• Growing and tending to bonsai trees is a wonderful hobby and a great stress reliever.
  • Bonsai trees require proper water, care, trimming, and fertilizing to be healthy. Constantly caring for your plant can help develop your patience.
  • Working with nature, including bonsai trees, can help you become a more peaceful person.
  • Indoor plants, including bonsai, can clean and help purify the air in your home or office.
  • Bonsai can help you get over your cold. Plants grown indoors can help fight fatigue, coughs, and sore throats.
  • Successfully growing and caring for a bonsai tree can leave you with a great sense of accomplishment which is very good for your health.

 

Who knew a small little tree from Japan could be so useful, Eco-Friendly, and in my opinion, so much fun?

 

I purchased one to test it out, and now I have three. I highly recommend , if you are eco-friendly, to try this. Growing them is very calming. Trimming them into the shape you want is exciting. And the compliments of guests is great.

 

Take Care!

Green Clean Your Couch With These 6 Techniques

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Our couches get a lot of love in our house… some days a little TOO MUCH! Juice spills, sticky hands, and yes, even my beloved red wine. With a busy family like mine it’s hard to keep up on each time a new stain appears, and had no idea how long some of them had been there. I was a religious user of stain removal chemicals before I found out how harmful they can be for my family and pets! I said, “bye-bye” to those right away, and began researching safe and effective ways that I could treat my couch with!

 

These are six of my favorite tips I learned along my eco-friendly journey! Before you begin make sure you vacuum the surface so nothing gets ground into your couch!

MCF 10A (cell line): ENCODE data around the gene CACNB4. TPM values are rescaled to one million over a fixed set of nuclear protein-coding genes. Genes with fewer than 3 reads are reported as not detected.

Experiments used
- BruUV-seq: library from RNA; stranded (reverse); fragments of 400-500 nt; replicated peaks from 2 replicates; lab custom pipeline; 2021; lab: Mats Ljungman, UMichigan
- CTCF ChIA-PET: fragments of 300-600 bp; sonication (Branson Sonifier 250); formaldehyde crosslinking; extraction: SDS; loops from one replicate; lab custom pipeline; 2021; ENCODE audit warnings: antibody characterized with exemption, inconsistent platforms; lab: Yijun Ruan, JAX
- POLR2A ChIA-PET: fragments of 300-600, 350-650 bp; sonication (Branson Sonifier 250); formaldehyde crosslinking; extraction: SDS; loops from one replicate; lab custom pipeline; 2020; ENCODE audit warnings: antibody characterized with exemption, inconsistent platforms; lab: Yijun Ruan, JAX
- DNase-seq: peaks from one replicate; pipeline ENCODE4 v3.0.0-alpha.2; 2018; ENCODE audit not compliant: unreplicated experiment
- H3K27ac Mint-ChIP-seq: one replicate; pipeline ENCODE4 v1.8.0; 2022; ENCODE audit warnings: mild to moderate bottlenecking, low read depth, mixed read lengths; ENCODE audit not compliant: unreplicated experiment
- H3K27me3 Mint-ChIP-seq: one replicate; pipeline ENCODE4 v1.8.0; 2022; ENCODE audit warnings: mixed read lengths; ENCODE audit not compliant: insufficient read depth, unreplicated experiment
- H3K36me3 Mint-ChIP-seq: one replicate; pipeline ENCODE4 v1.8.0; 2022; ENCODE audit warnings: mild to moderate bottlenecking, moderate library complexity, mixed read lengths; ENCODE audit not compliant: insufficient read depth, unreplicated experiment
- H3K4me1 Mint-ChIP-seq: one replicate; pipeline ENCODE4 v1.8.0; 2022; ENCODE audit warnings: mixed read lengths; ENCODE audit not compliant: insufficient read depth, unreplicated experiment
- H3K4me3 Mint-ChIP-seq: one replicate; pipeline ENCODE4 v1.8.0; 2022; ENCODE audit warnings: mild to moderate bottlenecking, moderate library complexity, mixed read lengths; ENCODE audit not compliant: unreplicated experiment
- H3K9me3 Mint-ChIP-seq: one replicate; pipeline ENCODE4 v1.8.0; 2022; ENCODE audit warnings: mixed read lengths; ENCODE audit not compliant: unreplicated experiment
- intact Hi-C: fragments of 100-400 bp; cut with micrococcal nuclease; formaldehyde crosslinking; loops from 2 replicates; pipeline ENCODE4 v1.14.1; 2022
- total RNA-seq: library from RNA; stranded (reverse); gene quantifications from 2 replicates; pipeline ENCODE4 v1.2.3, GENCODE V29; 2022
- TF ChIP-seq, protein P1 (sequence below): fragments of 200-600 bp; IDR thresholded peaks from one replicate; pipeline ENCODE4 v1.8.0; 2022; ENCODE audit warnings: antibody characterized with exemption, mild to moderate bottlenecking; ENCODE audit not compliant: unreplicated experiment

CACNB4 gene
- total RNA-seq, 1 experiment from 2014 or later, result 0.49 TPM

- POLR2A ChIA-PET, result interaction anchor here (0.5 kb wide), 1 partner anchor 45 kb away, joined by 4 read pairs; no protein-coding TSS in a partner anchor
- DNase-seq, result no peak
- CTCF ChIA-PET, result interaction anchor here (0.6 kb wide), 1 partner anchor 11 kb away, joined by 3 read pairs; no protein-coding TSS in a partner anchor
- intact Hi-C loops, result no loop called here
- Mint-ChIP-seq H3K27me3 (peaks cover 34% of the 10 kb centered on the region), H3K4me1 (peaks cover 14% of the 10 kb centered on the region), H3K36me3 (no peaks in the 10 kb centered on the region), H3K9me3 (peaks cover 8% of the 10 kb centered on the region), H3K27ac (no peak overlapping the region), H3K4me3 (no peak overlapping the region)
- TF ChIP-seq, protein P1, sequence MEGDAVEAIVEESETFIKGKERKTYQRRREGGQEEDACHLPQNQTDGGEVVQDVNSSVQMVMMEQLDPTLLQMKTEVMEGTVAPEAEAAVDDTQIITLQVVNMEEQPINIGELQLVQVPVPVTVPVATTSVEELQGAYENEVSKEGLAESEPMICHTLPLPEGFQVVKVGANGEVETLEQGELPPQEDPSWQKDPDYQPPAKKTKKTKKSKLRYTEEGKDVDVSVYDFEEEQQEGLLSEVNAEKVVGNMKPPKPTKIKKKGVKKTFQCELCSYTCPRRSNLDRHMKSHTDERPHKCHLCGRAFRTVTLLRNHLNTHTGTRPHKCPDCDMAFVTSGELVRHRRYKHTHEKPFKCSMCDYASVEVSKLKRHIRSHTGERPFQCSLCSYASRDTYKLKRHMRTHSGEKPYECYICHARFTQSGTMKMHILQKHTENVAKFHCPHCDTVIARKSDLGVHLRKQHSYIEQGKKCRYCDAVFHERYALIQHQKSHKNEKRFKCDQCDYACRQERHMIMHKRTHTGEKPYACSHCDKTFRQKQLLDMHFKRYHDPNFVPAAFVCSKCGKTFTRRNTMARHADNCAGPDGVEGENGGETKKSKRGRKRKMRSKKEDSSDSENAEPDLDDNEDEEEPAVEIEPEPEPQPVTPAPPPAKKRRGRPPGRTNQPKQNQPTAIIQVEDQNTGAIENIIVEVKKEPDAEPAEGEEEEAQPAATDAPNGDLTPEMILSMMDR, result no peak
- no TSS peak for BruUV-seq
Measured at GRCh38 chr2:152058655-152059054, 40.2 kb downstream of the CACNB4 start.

1) Red Wine

 

Believe it or not the answer is Hydrogen peroxide! First blot up as much as you can with a paper towel. Then mix a teaspoon of dish soap with a cup of hydrogen peroxide. Continue blotting on the stain. This also works on carpets and clothing! I’ve pulled red wine out of my favorite white top!

 

2) Coffee Stains

This one I was very skeptical of at first! Simply mix an egg yolk with lukewarm water, and rub it on the stained surface!

 

3) General Stain Remover

Whipped detergent works well for any type of stain. Fill a container with half dish detergent, half water, and use a hand mixer to whip it up. Use a rag to rub the froth into the spot, and then rinse the area with water.

 

4) General Stain Remover

Another general stain remover can be made using shampoo mixed with water! Yes! That’s it! You can use whatever type of shampoo you have laying around the house.

 

5) General Stain Remover

STEAM CLEANING! It does use electricity, but the only component used to do the cleaning is water! This method is great to pull out those stubborn stains!

 

6) General Stain Remover

If you have tried everything and it still isn’t coming out, it may be time to call the professionals. I personally have never had to do this, but one of my good friends has! The process is called Chem-Dry. It uses carbonation to clean upholstery without solvents, enzymes, harsh chemicals, and with very little water.

Try these six tips the next time your couch come in an unfortunate encounter! You won’t regret it!